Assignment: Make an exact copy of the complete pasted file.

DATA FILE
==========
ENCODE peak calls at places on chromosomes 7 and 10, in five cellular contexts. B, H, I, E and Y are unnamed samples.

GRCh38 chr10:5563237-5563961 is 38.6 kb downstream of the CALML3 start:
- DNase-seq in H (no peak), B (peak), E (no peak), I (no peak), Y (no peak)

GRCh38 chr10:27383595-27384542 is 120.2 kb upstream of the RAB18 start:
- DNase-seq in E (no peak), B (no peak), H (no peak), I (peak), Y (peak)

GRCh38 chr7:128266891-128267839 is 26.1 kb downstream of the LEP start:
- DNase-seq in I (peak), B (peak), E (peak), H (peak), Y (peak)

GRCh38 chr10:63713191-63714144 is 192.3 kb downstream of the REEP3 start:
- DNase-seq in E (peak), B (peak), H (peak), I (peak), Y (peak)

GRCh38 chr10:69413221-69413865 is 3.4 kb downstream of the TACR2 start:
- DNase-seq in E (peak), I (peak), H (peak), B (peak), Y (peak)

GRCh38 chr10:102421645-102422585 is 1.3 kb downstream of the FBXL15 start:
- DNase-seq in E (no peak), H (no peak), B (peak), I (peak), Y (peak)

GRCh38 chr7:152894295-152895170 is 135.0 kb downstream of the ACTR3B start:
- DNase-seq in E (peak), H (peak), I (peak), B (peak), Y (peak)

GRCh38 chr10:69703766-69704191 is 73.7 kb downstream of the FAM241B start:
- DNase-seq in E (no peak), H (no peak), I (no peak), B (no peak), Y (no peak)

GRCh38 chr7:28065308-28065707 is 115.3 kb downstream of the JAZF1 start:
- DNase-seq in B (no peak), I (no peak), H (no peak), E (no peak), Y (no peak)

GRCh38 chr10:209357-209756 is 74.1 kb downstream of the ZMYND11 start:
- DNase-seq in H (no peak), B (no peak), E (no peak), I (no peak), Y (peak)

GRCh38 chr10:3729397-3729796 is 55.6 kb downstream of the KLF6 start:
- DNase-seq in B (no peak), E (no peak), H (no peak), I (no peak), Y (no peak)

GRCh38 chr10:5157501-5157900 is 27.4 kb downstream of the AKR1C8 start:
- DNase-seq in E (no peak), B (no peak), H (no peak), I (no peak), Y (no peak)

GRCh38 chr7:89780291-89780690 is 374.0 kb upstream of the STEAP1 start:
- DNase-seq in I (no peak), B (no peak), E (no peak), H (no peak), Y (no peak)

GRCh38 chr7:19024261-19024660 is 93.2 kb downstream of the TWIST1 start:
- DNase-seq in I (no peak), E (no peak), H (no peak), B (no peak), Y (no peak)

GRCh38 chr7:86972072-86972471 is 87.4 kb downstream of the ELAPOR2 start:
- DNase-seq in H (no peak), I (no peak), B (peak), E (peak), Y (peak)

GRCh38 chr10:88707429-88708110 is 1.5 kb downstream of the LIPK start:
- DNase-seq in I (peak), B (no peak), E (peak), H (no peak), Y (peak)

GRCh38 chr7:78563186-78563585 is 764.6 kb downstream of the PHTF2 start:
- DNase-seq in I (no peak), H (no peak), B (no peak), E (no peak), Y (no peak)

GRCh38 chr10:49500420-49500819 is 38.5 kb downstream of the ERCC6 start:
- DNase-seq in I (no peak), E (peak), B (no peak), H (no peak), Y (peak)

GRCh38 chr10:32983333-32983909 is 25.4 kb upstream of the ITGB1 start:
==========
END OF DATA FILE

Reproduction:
ENCODE peak calls at places on chromosomes 7 and 10, in five cellular contexts. B, H, I, E and Y are unnamed samples.

GRCh38 chr10:5563237-5563961 is 38.6 kb downstream of the CALML3 start:
- DNase-seq in H (no peak), B (peak), E (no peak), I (no peak), Y (no peak)

GRCh38 chr10:27383595-27384542 is 120.2 kb upstream of the RAB18 start:
- DNase-seq in E (no peak), B (no peak), H (no peak), I (peak), Y (peak)

GRCh38 chr7:128266891-128267839 is 26.1 kb downstream of the LEP start:
- DNase-seq in I (peak), B (peak), E (peak), H (peak), Y (peak)

GRCh38 chr10:63713191-63714144 is 192.3 kb downstream of the REEP3 start:
- DNase-seq in E (peak), B (peak), H (peak), I (peak), Y (peak)

GRCh38 chr10:69413221-69413865 is 3.4 kb downstream of the TACR2 start:
- DNase-seq in E (peak), I (peak), H (peak), B (peak), Y (peak)

GRCh38 chr10:102421645-102422585 is 1.3 kb downstream of the FBXL15 start:
- DNase-seq in E (no peak), H (no peak), B (peak), I (peak), Y (peak)

GRCh38 chr7:152894295-152895170 is 135.0 kb downstream of the ACTR3B start:
- DNase-seq in E (peak), H (peak), I (peak), B (peak), Y (peak)

GRCh38 chr10:69703766-69704191 is 73.7 kb downstream of the FAM241B start:
- DNase-seq in E (no peak), H (no peak), I (no peak), B (no peak), Y (no peak)

GRCh38 chr7:28065308-28065707 is 115.3 kb downstream of the JAZF1 start:
- DNase-seq in B (no peak), I (no peak), H (no peak), E (no peak), Y (no peak)

GRCh38 chr10:209357-209756 is 74.1 kb downstream of the ZMYND11 start:
- DNase-seq in H (no peak), B (no peak), E (no peak), I (no peak), Y (peak)

GRCh38 chr10:3729397-3729796 is 55.6 kb downstream of the KLF6 start:
- DNase-seq in B (no peak), E (no peak), H (no peak), I (no peak), Y (no peak)

GRCh38 chr10:5157501-5157900 is 27.4 kb downstream of the AKR1C8 start:
- DNase-seq in E (no peak), B (no peak), H (no peak), I (no peak), Y (no peak)

GRCh38 chr7:89780291-89780690 is 374.0 kb upstream of the STEAP1 start:
- DNase-seq in I (no peak), B (no peak), E (no peak), H (no peak), Y (no peak)

GRCh38 chr7:19024261-19024660 is 93.2 kb downstream of the TWIST1 start:
- DNase-seq in I (no peak), E (no peak), H (no peak), B (no peak), Y (no peak)

GRCh38 chr7:86972072-86972471 is 87.4 kb downstream of the ELAPOR2 start:
- DNase-seq in H (no peak), I (no peak), B (peak), E (peak), Y (peak)

GRCh38 chr10:88707429-88708110 is 1.5 kb downstream of the LIPK start:
- DNase-seq in I (peak), B (no peak), E (peak), H (no peak), Y (peak)

GRCh38 chr7:78563186-78563585 is 764.6 kb downstream of the PHTF2 start:
- DNase-seq in I (no peak), H (no peak), B (no peak), E (no peak), Y (no peak)

GRCh38 chr10:49500420-49500819 is 38.5 kb downstream of the ERCC6 start:
- DNase-seq in I (no peak), E (peak), B (no peak), H (no peak), Y (peak)

GRCh38 chr10:32983333-32983909 is 25.4 kb upstream of the ITGB1 start: